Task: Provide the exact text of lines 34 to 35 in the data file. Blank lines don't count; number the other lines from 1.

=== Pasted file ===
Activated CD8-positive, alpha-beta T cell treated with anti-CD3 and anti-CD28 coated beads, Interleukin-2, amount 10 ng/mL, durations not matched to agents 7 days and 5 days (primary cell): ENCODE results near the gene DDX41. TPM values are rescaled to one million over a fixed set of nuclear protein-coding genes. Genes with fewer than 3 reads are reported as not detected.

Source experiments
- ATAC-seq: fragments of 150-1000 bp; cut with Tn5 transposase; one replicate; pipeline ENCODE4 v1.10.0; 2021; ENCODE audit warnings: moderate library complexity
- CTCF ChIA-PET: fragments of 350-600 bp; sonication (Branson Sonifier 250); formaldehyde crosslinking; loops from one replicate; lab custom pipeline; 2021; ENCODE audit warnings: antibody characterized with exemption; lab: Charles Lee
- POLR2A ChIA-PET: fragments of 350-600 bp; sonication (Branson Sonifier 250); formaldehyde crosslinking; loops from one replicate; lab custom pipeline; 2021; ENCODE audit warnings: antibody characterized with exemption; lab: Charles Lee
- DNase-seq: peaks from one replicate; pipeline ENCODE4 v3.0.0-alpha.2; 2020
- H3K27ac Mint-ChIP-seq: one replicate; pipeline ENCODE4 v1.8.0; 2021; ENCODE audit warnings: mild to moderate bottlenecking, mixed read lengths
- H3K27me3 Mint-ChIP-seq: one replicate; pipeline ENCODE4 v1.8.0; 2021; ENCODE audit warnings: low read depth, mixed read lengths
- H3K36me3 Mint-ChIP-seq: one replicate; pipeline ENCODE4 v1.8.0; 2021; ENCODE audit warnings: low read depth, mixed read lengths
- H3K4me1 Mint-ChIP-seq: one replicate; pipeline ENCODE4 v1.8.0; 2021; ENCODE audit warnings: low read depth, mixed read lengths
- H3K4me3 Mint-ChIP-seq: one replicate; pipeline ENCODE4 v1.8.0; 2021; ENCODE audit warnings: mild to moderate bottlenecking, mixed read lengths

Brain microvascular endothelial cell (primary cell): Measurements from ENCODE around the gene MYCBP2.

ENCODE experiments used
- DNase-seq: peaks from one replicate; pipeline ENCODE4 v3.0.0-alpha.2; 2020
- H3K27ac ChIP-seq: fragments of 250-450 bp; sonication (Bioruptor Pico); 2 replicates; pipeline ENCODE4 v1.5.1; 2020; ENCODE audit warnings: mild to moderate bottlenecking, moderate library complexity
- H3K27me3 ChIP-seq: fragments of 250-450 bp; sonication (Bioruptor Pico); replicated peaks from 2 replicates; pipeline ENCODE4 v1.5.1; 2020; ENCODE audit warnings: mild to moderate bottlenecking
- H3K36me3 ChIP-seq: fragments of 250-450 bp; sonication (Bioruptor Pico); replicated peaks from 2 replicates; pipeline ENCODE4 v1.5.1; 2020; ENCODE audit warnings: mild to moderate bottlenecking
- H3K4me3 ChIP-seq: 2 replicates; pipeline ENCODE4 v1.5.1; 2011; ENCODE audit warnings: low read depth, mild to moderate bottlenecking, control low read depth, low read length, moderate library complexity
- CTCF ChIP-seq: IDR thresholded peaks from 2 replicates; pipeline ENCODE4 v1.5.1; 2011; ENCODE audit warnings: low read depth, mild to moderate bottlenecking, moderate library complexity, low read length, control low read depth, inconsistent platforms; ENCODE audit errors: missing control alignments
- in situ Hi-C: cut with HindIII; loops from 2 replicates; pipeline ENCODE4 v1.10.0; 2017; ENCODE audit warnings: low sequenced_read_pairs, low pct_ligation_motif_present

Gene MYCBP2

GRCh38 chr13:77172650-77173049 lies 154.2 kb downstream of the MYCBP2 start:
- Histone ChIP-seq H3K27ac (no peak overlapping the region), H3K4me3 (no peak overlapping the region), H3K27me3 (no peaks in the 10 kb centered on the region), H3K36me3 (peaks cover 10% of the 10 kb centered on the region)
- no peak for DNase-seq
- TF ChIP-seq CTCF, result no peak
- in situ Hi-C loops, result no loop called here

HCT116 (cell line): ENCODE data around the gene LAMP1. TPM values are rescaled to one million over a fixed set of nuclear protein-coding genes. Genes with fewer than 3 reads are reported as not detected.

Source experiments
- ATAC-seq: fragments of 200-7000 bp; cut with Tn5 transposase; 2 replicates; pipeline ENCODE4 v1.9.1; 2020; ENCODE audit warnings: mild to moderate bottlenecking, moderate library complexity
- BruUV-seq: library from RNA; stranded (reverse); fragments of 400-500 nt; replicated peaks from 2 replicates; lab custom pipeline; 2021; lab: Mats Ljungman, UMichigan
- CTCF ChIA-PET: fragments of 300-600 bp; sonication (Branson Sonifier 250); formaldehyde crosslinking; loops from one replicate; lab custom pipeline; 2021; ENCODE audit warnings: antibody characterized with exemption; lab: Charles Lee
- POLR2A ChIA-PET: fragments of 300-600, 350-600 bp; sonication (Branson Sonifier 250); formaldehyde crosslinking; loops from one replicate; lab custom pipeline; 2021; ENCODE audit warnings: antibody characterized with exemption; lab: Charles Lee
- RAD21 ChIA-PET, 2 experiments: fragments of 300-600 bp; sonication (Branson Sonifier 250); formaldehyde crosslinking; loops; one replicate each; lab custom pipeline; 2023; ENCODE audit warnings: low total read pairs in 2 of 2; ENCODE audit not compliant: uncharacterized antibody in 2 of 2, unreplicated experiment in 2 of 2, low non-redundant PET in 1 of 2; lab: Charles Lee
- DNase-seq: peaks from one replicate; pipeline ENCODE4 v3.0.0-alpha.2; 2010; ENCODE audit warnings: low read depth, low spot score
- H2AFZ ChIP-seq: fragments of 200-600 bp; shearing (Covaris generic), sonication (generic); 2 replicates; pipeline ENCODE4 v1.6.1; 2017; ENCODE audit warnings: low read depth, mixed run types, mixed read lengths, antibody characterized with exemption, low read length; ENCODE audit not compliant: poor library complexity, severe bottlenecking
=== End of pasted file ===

- DNase-seq: peaks from one replicate; pipeline ENCODE4 v3.0.0-alpha.2; 2010; ENCODE audit warnings: low read depth, low spot score
- H2AFZ ChIP-seq: fragments of 200-600 bp; shearing (Covaris generic), sonication (generic); 2 replicates; pipeline ENCODE4 v1.6.1; 2017; ENCODE audit warnings: low read depth, mixed run types, mixed read lengths, antibody characterized with exemption, low read length; ENCODE audit not compliant: poor library complexity, severe bottlenecking